RESCUING ASHTEAD PARK

Ashtead Park is an historic parkland that has not received the attention it merits since the end of World War II. In the 17th century it was part of the Howard estate and in the late 19th century belonged to Pantia Ralli. It was sold on his death in 1924 to an anonymous buyer, and then transferred to the Corporation of the City London who established the Freeman’s School in the Mansion House, and in the southern part of the Park north to Rookery Hill.


The area between Rookery Hill and the Epsom Road was bought by Major Chance, and earmarked for the building of detached and semi-detached homes, with the possibility of business on the frontage to the main road. A local builder, W. Robinson, started work but his plans for 114 houses were turned down in 1946 as the Greater London Plan of 1944 recommended no further development should take place.

In 1957 this northern section of the Park was acquired by Surrey County Council, and then transferred to Leatherhead Urban District Council – which was then subsumed into Mole Valley District Council in 1974. In 1996 the 24.18 hectare (59.75 acre) Park was categorised as a Local Nature Reserve by English Nature, the forerunner of Natural England.


The northern section of the Park was originally part of the Mansion House grounds. In the 17th and 18th centuries it was laid out with the still-existing ornamental ponds (to which the Leatherhead and District Angling Society have fishing rights) and was evidently rather open with scattered specimen trees. These include veteran oaks, some of which may well be 400 years old, some large hornbeams and maples, along with a wide range of exotic trees, some remaining today. The Park also includes various conifers as well as some broad leaved species such as Yellow Buckeye (Aesculus flava) and Caucasian Elm (Zelkova carpinifolia).


Veteran oak in open grassy area

Substantive management has been lacking since the 1940s with the result that much of the area has become secondary, derelict, woodland, and is very far from the original concept of parkland. Many of the paths are ill-defined and muddy, and much of the Park is now impenetrable because of dense stands of saplings, young trees, and extensive, thick growths of brambles. These make much of the Park very dark and lacking attractive views although some open grassy areas have been maintained by periodic mowing.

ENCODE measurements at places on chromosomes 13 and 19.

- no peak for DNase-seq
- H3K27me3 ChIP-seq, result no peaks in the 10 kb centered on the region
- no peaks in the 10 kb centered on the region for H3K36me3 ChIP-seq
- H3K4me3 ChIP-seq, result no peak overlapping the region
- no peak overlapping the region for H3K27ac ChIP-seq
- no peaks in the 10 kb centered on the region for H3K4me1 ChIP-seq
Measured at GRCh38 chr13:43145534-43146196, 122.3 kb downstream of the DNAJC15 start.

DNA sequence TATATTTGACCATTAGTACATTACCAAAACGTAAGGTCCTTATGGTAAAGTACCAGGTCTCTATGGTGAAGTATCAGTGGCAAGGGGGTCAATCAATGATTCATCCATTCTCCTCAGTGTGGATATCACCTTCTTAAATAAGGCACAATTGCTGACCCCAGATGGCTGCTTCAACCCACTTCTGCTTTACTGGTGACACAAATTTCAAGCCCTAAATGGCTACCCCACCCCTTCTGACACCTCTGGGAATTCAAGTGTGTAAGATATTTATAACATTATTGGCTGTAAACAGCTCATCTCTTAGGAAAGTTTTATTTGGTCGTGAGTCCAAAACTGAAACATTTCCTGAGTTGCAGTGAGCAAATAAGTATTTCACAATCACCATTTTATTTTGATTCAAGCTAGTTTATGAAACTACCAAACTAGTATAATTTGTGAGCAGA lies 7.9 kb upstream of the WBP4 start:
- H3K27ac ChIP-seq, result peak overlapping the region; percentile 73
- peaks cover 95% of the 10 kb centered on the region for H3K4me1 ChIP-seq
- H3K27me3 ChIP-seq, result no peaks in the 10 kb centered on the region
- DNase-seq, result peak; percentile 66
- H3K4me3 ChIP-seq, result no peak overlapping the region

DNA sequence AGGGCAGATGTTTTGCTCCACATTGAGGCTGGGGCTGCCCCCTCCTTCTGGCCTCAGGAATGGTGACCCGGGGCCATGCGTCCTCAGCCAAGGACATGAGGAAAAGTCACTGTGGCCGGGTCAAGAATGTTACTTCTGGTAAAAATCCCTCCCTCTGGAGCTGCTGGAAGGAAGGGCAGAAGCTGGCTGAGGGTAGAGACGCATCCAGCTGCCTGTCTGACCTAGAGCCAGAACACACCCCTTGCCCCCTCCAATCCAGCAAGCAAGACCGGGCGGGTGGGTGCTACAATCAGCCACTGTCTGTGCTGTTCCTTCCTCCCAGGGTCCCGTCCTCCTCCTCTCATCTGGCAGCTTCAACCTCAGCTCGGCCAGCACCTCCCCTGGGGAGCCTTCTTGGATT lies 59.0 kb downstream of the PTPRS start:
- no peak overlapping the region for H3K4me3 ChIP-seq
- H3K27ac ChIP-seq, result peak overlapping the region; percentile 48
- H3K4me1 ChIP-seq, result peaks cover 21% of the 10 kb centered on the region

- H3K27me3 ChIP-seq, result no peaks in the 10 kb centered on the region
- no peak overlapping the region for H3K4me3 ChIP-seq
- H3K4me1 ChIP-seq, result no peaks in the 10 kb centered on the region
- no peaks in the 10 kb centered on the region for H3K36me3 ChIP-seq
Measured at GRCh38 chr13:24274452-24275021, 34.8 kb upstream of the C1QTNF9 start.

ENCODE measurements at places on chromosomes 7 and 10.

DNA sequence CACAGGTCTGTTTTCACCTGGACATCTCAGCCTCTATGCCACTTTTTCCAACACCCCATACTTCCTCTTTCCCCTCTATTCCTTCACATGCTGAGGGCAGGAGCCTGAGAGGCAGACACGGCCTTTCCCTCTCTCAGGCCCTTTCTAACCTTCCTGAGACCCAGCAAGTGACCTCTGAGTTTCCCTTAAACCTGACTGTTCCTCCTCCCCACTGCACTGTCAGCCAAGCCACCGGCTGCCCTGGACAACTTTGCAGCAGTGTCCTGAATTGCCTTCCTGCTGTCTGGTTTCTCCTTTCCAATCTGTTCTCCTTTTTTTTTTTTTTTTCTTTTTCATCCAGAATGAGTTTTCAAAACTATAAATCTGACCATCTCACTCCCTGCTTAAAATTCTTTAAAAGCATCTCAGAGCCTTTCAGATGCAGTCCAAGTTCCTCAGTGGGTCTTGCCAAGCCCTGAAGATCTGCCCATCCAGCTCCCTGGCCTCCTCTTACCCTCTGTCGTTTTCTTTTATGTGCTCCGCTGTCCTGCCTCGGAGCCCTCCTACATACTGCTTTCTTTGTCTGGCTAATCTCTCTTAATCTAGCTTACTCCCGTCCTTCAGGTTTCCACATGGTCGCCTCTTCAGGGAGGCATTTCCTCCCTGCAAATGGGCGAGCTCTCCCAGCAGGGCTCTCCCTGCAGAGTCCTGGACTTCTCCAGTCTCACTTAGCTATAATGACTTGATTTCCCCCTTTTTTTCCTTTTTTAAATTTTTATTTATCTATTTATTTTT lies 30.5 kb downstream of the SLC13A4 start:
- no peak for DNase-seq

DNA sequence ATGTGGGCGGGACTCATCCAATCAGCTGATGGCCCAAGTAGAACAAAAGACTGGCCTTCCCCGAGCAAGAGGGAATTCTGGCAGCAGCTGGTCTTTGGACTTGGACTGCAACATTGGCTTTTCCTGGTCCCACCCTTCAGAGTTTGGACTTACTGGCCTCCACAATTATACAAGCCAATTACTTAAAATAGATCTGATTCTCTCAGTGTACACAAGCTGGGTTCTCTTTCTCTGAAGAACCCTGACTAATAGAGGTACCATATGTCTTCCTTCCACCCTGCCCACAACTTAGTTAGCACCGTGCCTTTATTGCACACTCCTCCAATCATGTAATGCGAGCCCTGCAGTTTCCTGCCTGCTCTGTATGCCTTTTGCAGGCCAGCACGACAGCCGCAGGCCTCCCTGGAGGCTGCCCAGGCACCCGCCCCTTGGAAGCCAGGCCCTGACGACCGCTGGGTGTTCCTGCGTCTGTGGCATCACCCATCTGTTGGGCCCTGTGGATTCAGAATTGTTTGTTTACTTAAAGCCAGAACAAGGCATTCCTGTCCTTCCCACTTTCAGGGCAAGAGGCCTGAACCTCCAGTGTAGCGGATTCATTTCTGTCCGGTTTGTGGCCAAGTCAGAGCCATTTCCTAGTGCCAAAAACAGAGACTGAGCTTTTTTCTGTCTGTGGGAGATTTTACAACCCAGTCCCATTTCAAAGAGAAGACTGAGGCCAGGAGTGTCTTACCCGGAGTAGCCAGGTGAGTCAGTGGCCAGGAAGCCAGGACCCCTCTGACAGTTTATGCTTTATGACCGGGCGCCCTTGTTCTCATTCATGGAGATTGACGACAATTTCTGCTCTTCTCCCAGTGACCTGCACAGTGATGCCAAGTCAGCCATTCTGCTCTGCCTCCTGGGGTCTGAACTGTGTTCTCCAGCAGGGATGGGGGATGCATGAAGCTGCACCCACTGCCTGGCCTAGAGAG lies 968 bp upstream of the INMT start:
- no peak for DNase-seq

Mole Valley District Council had a contract with the Surrey Wildlife Trust to manage this, and other Council-owned sites of conservation importance, but the contract was terminated in 2019 because it was not being fulfilled. As members of the Cabinet in 2018–19, Ashtead Independent Councillors David Hawksworth and Patricia Wiltshire, secured the new post of a Tree and Countryside Officer to take responsibility for, amongst other tasks, developing a long-term management plan for Ashtead Park. Such a coherent plan is necessary to safeguard and enhance all the wildlife there, but because of various staff issues, little progress has been made.


Your Councillors are keen to move forward with restoration of Ashtead Park and they have had meetings and discussions over the last three years with key Council staff to consider the development of the long-term management plan. The aims are to make the Park an attractive venue for recreation and observing wildlife, but also to create improved access into some areas, particularly for disabled visitors. With the Council’s adoption of an Ecological Emergency (see story here) and some new staff appointments, there is every hope that the vision will now begin to be realised.


It is envisaged that some of the tasks necessary to improve the Park will be undertaken by volunteer groups, comparable to those who work on Ashtead Common and the Rye Brook Meadows. To make a start, on Wednesday 30th November, a volunteer working party made up of volunteers from

The Friends of Deepdene volunteer group, and any Ashtead residents who care to help, will be carrying out some conservation work. The meeting place will be the car park on Park Drive at 09.45 am. Some tools will be provided, but anyone interested in joining is welcome and should bring their own refreshments, wear suitable clothing and gloves, and bring gardening tools (bow saws, loppers etc) if they have them. The party will work continue no later than 15.00 pm as the light fades – but all will be free to finish whenever they wish.


In the longer term, your Ashtead Independent Councillors would like to launch an Ashtead Park User Group, as suggested for the Recreation Ground (see story here), to help guide the development of the long-term management plan and ensure it meets the needs of a wide range of users.

We also hope that the Mole Valley Wildlife Conservation Consultative Group, which includes naturalists with particular specialisms, will become involved in carrying out surveys to determine the range species present and to advise on how their habitats are best conserved and/or enhanced.